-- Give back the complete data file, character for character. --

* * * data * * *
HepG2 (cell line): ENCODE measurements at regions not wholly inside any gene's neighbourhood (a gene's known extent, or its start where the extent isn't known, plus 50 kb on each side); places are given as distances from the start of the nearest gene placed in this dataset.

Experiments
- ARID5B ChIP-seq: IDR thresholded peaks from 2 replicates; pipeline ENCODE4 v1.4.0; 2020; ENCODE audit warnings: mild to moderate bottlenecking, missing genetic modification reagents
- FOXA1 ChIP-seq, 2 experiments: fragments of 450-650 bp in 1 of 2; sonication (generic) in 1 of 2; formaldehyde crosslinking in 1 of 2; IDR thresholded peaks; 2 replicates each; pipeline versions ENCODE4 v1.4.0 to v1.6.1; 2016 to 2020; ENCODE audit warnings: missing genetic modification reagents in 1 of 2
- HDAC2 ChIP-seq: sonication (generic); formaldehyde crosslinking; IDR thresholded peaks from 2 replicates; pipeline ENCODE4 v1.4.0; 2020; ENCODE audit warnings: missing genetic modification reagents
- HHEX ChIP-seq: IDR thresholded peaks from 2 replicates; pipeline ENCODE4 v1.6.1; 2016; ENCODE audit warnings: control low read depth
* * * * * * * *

HepG2 (cell line): ENCODE measurements at regions not wholly inside any gene's neighbourhood (a gene's known extent, or its start where the extent isn't known, plus 50 kb on each side); places are given as distances from the start of the nearest gene placed in this dataset.

Experiments
- ARID5B ChIP-seq: IDR thresholded peaks from 2 replicates; pipeline ENCODE4 v1.4.0; 2020; ENCODE audit warnings: mild to moderate bottlenecking, missing genetic modification reagents
- FOXA1 ChIP-seq, 2 experiments: fragments of 450-650 bp in 1 of 2; sonication (generic) in 1 of 2; formaldehyde crosslinking in 1 of 2; IDR thresholded peaks; 2 replicates each; pipeline versions ENCODE4 v1.4.0 to v1.6.1; 2016 to 2020; ENCODE audit warnings: missing genetic modification reagents in 1 of 2
- HDAC2 ChIP-seq: sonication (generic); formaldehyde crosslinking; IDR thresholded peaks from 2 replicates; pipeline ENCODE4 v1.4.0; 2020; ENCODE audit warnings: missing genetic modification reagents
- HHEX ChIP-seq: IDR thresholded peaks from 2 replicates; pipeline ENCODE4 v1.6.1; 2016; ENCODE audit warnings: control low read depth